In an editorial, The Forward, a liberal Jewish affairs newspaper, called the Clinton-Mezvinsky marriage “a milestone of sorts, a measure of social acceptance, a sign that we’ve arrived.” But it took note of the conundrum: “This nuptial is also representative of an increasingly vexing challenge within American Jewish life because we know that — apart from the celebrity and the Secret Service — the Clinton-Mezvinsky union is fast becoming the new normal.”Is ambivalence a key part of Jewish identity? "Great, they love us. Crap, we love them." Of course, the big concern is the intermarriage part:
Commentators like The Forward are reacting to surveys that show that the intermarriage rate has spiraled up in the past half-century, particularly outside the New York area. The last major population study of the nation’s Jews, in 2001, found that since 1996, 47 percent of marriages involving a Jew were interfaith. Before 1970, the rate was 13 percent.Nice to know that I was ahead of the curve in the early 1990's. Clinton's wedding is timely for me as I just had the latest argument with a relative who stands out as the only one who has opposed my wedding to a non-Jewish Mrs. Spew (Spew is not a terribly Jewish name, perhaps it should have been Spew-stein or Spew-berg). This relative is not even upset, so he says, about the religion part but about the ethnic part--that I will not be passing on the traditions and identity to my child (wee, little Spew Junior). Indeed, not only do I lack faith, but I am, as we have seen in this blog, skeptical of tradition. Doing something because it has always been done this way is, to me, not much of a justification. Yes, some traditions are swell (the hava nagila, menorahs), but others are less so (oppression of women, family feuds). I was hostile to tradition long before I met and married Mrs. Spew. Indeed, I remember questioning all of this while I was going to Hebrew school and before I began the semi-painful training for my Bar Mitzvah--painful because it combined improving linguistic skills and singing, my two great weaknesses (other than a lack of discretion and an insatiable need for attention).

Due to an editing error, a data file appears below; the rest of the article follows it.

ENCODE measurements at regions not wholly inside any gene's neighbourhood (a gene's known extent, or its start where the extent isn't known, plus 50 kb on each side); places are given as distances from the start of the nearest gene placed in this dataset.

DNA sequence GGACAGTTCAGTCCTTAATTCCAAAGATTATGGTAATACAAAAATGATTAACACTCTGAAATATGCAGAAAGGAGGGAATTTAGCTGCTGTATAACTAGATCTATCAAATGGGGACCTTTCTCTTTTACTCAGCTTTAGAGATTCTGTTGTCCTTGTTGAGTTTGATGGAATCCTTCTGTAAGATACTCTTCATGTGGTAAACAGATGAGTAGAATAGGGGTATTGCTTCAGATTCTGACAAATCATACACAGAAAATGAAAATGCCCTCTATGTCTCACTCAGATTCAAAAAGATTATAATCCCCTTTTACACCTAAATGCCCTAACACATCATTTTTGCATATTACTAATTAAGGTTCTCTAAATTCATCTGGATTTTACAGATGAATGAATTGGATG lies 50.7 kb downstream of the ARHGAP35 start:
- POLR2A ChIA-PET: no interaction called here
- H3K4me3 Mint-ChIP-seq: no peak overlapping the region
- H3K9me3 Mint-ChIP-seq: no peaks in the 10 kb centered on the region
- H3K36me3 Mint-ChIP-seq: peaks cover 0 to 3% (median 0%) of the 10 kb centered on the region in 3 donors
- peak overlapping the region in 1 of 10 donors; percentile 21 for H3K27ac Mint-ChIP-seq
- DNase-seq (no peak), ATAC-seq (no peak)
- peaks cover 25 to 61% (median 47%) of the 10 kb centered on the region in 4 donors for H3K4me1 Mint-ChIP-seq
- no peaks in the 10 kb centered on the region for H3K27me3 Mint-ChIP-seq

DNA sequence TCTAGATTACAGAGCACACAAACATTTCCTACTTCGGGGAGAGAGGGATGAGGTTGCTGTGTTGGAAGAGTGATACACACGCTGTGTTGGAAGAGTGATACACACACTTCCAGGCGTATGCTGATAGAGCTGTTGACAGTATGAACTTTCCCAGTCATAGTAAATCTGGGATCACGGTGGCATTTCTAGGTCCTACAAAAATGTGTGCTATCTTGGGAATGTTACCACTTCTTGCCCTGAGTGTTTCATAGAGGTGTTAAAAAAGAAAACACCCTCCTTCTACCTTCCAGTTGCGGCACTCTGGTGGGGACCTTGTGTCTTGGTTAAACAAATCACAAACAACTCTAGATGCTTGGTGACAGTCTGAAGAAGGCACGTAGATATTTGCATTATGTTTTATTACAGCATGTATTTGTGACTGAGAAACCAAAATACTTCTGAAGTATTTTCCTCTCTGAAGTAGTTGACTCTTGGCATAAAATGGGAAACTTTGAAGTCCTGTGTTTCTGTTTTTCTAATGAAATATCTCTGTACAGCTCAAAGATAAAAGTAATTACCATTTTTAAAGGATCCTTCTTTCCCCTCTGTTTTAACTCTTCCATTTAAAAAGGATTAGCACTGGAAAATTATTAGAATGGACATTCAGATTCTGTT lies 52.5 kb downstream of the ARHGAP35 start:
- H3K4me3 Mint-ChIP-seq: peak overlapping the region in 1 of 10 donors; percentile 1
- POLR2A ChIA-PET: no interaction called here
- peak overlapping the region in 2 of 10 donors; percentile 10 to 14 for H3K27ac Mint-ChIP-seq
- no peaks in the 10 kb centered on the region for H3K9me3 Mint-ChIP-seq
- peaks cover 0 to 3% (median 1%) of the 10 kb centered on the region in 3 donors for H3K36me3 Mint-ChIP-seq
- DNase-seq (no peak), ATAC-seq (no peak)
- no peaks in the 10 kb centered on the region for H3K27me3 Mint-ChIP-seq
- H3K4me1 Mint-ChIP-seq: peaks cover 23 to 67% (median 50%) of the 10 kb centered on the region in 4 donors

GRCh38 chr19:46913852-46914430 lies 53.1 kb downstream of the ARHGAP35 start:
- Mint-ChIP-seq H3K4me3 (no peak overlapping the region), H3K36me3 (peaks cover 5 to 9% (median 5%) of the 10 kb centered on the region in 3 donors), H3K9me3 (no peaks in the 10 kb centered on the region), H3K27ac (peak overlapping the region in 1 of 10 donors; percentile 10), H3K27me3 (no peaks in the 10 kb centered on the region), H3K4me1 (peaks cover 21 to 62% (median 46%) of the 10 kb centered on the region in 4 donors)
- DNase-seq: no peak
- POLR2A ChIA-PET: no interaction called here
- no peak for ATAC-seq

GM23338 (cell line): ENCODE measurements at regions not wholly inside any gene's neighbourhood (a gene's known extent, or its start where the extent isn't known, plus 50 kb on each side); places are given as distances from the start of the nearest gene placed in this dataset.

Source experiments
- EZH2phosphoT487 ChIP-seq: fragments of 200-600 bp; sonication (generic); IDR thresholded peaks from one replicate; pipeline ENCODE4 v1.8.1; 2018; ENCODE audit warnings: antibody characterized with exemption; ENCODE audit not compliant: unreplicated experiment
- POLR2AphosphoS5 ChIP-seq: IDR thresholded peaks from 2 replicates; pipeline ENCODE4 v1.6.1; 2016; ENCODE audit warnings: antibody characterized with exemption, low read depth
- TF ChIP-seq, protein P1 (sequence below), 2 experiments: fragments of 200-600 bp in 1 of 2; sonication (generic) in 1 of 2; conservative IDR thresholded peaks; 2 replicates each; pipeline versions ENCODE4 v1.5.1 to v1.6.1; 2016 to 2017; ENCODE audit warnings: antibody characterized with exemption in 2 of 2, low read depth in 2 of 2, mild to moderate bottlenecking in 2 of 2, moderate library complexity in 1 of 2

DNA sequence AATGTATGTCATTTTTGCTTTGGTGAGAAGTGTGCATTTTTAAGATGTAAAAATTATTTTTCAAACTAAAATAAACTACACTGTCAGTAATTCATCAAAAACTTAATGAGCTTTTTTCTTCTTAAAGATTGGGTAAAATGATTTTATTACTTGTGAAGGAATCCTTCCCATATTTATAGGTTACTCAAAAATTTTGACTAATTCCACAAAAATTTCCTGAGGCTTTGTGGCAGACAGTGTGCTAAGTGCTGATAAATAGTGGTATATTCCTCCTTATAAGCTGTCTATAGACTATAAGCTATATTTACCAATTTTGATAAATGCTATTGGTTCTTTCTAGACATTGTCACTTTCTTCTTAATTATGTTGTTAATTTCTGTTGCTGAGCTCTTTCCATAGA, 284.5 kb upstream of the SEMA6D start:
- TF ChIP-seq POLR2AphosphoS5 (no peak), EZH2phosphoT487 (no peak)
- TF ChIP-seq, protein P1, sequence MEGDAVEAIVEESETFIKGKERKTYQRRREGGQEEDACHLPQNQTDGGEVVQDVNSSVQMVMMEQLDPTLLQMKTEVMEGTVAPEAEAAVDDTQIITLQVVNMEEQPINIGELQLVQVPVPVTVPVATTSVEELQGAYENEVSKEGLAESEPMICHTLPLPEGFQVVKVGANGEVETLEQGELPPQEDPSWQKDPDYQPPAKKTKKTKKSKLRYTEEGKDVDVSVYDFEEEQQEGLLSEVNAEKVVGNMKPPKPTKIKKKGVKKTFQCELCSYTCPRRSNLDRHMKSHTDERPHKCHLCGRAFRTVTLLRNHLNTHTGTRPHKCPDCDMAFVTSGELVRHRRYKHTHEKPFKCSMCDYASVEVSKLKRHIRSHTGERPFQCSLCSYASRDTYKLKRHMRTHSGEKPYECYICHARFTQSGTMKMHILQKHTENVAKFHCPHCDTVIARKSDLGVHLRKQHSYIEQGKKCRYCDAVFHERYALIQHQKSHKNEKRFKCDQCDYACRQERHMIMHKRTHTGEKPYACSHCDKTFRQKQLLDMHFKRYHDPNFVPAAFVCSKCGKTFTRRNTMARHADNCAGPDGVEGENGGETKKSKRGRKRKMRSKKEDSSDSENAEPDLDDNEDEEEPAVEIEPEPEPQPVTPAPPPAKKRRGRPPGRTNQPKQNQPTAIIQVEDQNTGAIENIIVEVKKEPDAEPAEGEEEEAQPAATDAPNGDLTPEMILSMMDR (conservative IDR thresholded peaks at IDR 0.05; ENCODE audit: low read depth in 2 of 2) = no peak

To me, the best part of being American is about challenging tradition (such as monarchy) and valuing people for the content of their character* rather than the color of their skin, their heritage (inherited class or ethnic background), their religion, their language, etc. That is a tradition worth valuing.
* Obviously expressed far better by Martin Luther King.